Our Story

From the perspective of David Tait.

Around 4 years ago the Lord told me to go live in Kenya and minister with our friends, David and Selina Walukhu. I mentioned this to Kathy at the time, in a general sense of going to Africa. Her response was, “Not until Mum dies.” Approaching 2 years ago now, this happened.

So, in August 2015 I went back to Kenya after a 10 year absence, with the specific purpose to talk with David and Selina. They were away! I saw them for 1 hour just as I was leaving Webuye for another town. After our reunion, they quickly showed me round the compound where they were now living. Quite different to 10 years before!

The 6 acre compound had been financed and built by a Pentecostal church in Holland. It included a large house, big Bible school, greenhouses, outdoor horticulture, aquaculture and poultry. It was amazing. Very different to what I had expected! So after a brief hello and quick look around, I left. All was going well with their Dutch involvement.

After coming home I was more specific about the call to Kathy. She said she needed to go over there to check it out, before making a decision. The opportunity came when we went to India for our son Nigel, and his now wife Savi’s, wedding. India is much closer to Kenya than New Zealand, and we found some very cheap fares from Delhi to Nairobi on Saudi Airlines.

We envisaged perhaps going there, helping a little in the Bible school, doing WWJ ministry round the countries in the area, with Kathy finding a job to help people, either in nursing or in some other way.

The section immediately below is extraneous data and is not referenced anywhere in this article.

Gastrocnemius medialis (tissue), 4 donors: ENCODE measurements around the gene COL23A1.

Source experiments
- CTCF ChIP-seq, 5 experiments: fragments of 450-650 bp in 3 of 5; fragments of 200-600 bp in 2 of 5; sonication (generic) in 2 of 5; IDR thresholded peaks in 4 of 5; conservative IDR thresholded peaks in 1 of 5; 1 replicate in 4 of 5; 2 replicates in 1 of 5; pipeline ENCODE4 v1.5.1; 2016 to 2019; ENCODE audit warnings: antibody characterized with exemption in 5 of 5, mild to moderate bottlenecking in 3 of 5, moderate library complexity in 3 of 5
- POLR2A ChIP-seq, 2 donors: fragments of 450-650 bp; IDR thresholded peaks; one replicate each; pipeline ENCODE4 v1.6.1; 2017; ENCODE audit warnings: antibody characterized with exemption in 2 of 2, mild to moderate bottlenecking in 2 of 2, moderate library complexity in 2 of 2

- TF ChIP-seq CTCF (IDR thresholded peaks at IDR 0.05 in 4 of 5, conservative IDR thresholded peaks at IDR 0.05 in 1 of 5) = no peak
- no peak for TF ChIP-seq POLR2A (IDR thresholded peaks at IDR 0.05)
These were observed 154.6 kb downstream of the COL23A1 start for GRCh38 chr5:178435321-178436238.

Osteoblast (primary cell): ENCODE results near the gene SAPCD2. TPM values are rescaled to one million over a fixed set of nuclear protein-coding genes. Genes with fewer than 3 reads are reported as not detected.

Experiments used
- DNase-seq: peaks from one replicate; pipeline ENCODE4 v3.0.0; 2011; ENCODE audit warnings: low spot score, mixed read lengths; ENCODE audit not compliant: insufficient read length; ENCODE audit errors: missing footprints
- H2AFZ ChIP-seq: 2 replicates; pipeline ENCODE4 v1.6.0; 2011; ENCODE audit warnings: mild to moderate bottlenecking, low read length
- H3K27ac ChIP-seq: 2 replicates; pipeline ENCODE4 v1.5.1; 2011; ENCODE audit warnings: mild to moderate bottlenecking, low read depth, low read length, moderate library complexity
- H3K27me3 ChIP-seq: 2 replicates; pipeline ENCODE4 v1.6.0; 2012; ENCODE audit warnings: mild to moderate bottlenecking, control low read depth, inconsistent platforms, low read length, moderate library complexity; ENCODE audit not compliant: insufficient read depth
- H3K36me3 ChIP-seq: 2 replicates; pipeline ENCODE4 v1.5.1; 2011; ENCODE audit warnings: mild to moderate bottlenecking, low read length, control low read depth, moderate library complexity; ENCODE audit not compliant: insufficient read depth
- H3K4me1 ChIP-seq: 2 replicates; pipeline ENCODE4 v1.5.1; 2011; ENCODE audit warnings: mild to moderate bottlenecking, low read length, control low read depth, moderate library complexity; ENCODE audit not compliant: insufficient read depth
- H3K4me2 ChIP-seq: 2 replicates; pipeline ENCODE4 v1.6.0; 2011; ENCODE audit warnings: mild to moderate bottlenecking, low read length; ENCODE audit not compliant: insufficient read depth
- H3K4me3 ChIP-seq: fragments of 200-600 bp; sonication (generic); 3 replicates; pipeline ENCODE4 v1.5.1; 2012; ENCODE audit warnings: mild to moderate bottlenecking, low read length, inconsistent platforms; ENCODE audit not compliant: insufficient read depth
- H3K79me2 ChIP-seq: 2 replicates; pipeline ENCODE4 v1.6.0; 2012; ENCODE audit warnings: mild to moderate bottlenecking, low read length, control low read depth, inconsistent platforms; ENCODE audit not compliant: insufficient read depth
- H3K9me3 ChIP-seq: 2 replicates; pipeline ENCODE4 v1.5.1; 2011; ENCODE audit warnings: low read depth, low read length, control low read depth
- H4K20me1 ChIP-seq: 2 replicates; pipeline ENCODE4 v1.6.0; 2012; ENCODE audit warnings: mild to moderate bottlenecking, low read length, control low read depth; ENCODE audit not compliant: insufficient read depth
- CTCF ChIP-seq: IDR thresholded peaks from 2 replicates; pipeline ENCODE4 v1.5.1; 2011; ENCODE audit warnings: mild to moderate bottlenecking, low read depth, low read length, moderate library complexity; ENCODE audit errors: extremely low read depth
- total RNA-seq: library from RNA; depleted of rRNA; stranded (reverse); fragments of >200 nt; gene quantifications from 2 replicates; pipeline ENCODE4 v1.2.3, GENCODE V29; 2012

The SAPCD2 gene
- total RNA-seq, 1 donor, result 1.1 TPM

While in Webuye in December 2016 we asked medical people, community leaders, and ordinary people what their greatest medical need was. Without exception the answer was ‘eyes’. It just so happens that my wife Kathy’s primary nursing experience is as an eye nurse, both as a theatre nurse and in running eye clinics.

So the vision is born…….

ARRIVAL IN WEBUYE, KENYA – JULY 2017
Coming to live in Africa from New Zealand has brought us into a complexly new culture. We cannot change the culture in any major way, so we have to adapt to it. This has had challenges on the one hand and benefits on the other.

The opportunities are exciting, as can be seen in the floor slab being laid on our hospital building for a fraction of the cost at home.

We have also been able to renovate a disused greenhouse and grow a fantastic crop of tomatoes, again which we could not have done in New Zealand.

We look forward to continuing to help the local people by providing much needed health services from the beginning of 2018.

The adventure continues…..